Compulsory or not, Te Reo Māori fervour is swamping language schools in New Zealand and there is a waiting list for eager learners, the majority, Pākehā.

I read an article recently by one such Pākehā learner, and was intriqued by his enthusiastic views on the New Zealand in which he is living in and loving.

Firstly I'm pleasantly surprised at the success of the activism of some of my generation in the 1980s.


We were following a hundred-year tradition of legal protest over the public disappearance of the Treaty of Waitangi agreement and subsequent negation of any Māori/Pākehā bicultural possibilities.

Māori language pioneers came from urban Māori facing racism as well as language and culture loss. Coming into the 1960s, university-educated Māori and Pākehā, like Te Reo Māori Society, raised the issue of a declining Māori language population and my generation of the 70s inherited this torch.

A turning point was the legal challenge of the 1986, te reo claim to the Waitangi Tribunal that raised the public status of te reo Māori and introduced a more pragmatic approach and a browner less whitwashed public face.

The litigants included a group of Wellington people (of which I was one). We fundraised to get a short-term radio broadcast licence and then lobbied politically to get that station to air for brief periods over five years while the court case was built.

The radio station, Te Reo o Pōneke reached many listeners through a committment to 80 per cent reo Māori content and a news and current affairs format. It had minimal music, largely because at that time there was little commercial appetite for contemporary, Māori language-infused music and so little on offer.

The on-air reo rejuventated Māori spirits and seemed to open the hearts of Pākehā listeners to a New Zealand they had not heard about before.

To me, as an Irish-Māori, the feedback was a pleasant bonus. Many of my Wellington Irish clan were avid listeners despite not understanding a word.

I remember the first Māori Language commissioner telling me in 1987 that for reo Māori to survive, it needed Pākehā support.

Some Pākehā support had been there before in the nineteenth century, prior to large-scale settlement, through missionaries learning how to speak Māori so they could carry the Gospel message.

And a few children of those missionaries grew up as the first native bi-lingual Pākehā, at a time before English speaking Pākehā began to outnumber Māori.

Of course from first contact Māori had picked up English as a trading tool and so many Māori grew up bilingual. But with more Pākehā arriving, the Pākehā need for Māori lessened and the tide turned against bilingualism in this country. New Zealand in 1860 had changed dramatically from the language frontiers that confronted the missionaries in the early 1800s.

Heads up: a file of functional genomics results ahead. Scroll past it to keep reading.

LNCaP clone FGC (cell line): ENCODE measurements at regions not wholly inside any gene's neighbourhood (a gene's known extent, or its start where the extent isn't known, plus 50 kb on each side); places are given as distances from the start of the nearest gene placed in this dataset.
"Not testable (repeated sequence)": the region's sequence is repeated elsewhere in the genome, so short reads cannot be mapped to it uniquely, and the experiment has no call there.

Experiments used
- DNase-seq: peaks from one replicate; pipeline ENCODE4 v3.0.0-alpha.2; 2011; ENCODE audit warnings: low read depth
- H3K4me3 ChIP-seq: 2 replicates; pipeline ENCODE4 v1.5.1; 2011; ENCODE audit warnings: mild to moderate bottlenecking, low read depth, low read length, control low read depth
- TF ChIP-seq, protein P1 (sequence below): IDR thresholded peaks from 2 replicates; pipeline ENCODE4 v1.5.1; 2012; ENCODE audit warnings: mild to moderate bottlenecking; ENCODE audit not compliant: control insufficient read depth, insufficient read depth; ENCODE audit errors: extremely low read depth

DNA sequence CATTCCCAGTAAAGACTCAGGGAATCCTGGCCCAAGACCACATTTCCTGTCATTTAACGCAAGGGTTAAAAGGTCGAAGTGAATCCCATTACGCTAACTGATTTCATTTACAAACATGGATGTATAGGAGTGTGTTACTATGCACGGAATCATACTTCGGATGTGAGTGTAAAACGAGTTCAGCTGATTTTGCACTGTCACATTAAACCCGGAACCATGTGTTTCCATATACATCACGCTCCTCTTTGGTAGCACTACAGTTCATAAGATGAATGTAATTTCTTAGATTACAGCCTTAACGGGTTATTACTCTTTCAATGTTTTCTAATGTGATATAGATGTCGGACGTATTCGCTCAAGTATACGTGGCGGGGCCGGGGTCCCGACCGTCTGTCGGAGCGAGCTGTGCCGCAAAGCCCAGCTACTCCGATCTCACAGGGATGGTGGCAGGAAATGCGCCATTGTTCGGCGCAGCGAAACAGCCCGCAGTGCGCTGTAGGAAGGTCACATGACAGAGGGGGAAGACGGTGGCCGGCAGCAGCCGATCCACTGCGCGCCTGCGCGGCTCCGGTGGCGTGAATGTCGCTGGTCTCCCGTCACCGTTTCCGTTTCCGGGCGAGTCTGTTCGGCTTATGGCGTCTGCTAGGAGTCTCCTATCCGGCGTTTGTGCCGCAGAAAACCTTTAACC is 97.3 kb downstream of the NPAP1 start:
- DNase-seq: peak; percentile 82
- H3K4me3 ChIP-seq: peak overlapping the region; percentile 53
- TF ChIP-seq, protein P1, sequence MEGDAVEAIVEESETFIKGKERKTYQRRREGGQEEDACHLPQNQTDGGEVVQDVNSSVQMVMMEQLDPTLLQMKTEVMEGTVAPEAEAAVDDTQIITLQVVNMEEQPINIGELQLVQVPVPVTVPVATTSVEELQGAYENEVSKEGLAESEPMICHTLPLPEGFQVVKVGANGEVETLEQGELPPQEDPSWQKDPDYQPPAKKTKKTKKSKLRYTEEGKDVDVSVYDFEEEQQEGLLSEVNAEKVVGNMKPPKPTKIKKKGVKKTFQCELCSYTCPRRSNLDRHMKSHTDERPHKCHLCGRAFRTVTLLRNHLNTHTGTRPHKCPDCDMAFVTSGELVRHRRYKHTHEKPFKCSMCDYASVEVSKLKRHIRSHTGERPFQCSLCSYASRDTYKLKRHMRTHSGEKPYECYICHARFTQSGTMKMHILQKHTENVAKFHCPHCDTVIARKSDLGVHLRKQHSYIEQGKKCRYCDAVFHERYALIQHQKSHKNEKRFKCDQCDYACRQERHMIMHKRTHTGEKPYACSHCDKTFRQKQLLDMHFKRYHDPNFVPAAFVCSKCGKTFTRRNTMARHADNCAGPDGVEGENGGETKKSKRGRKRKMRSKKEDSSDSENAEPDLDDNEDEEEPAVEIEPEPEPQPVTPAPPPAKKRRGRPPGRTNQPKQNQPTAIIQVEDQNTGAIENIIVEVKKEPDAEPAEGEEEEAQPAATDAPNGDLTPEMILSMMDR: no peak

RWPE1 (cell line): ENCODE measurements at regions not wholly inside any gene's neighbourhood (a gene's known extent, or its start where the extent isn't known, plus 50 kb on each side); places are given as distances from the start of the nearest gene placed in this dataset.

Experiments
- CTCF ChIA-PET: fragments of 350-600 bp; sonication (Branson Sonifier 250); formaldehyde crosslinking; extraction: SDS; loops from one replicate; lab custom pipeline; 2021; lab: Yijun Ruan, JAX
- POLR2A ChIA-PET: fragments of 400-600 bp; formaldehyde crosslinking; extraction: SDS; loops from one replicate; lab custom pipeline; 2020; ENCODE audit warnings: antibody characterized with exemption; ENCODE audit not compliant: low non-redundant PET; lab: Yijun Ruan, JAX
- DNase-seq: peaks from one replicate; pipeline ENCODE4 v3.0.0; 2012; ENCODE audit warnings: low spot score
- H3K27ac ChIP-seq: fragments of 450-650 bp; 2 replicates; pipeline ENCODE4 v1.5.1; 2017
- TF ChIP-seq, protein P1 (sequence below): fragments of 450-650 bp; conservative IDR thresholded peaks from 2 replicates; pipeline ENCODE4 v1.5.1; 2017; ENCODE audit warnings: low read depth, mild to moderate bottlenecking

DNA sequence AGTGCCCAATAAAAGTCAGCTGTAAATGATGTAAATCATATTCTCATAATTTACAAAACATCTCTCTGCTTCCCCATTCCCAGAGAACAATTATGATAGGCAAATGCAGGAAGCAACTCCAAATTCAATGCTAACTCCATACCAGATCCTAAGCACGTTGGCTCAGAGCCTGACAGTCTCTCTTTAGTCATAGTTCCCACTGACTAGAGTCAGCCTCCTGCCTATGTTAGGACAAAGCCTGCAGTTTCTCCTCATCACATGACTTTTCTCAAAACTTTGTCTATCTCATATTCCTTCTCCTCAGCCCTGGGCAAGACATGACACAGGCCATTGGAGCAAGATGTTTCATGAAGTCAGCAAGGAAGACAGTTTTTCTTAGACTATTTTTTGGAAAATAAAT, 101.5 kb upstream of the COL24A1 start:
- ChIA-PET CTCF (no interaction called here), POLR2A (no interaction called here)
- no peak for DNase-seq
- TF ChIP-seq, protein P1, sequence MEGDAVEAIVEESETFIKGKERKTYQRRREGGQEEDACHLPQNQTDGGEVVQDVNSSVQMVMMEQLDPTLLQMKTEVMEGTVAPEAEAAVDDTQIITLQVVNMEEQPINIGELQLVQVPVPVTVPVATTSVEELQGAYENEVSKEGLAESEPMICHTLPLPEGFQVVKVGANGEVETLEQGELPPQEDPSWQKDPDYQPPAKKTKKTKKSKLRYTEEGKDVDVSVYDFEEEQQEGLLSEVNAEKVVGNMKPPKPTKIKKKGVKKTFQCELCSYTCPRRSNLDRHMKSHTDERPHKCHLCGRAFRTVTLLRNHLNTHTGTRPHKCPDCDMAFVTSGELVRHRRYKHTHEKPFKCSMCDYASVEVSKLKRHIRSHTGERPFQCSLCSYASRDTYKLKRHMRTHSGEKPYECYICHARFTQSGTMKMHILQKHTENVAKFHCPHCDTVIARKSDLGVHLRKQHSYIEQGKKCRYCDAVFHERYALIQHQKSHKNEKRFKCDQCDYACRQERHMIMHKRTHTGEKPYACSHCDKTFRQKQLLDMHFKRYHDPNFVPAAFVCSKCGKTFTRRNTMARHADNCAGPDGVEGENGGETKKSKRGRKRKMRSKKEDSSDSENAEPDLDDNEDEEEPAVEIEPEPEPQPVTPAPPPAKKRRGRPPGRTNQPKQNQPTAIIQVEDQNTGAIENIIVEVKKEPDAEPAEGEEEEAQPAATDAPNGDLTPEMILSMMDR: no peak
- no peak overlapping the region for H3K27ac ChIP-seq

It's clear now from a reading of the Treaty clauses in English or Māori, that the taonga so treasured by Māori was also available to British settlers.

So the success of te reo Māori claim in making the language official has meant that since 1987, te reo Māori has been studied, taught and learned. In the process it has become valued not just as a taonga but has also acquired monetary value. You can make money from teaching Māori language. Reo learning courses now need accreditation and so te reo sits in a matrix of learning outcomes. In short, te reo is a commodity on the open market.

From a tikanga Māori perspective formed by values from a Māori worldview, this creates problems.

• It's ignorance when people think of te reo as some sort of supermarket where they can browse through and take the bits they want.

• It shows lack of cultural respect when te reo is learned as a personal skill to be used in any way without its cultural supports of whanau and tikanga.

Now I come back to what this Pākehā writer was saying. His sentiment was fine, that he was now able to korero Māori to his 7 year old daughter who he said was, "fluent".

It was his use of the phrase "speaking Pākehā" instead of "speaking English", that got me thinking of languages as indicators of ethnic or social origins.

"Speaking English" is maybe more commonly used as a way to describe our British settlers' West Germanic origins through Anglo-Saxon immigrants coming to Britain from the 5th to 7th Centuries AD. Whereas "speaking Pākehā", describes tikanga of a human species unique to Aotearoa/New Zealand validated by interaction with Māori, as historian Michael King argued.

I guess that's what pleasantly surprised me in how our thoughts are changing. Kiwis are perhaps unknowingly recolonising themselves by finally understanding what the Treaty of Waitangi promised. Funny when you realise identity all begins with language. Pākehā was a word coined by Māori to describe non-Māori (to Māori) and the word Māori began to be used by Pākehā because of the response they got to their questions of "Who are you?"

Pākehā took the adjective "māori" (meaning normal, or natural) as a noun for a race of people. And Māori have been running with that since.

Let's keep on running.

- Piripi Whaanga is a Hastings writer, broadcaster and songwriter. He has nearly 50 years of journalism, 40 years of that in Māori print, radio and television.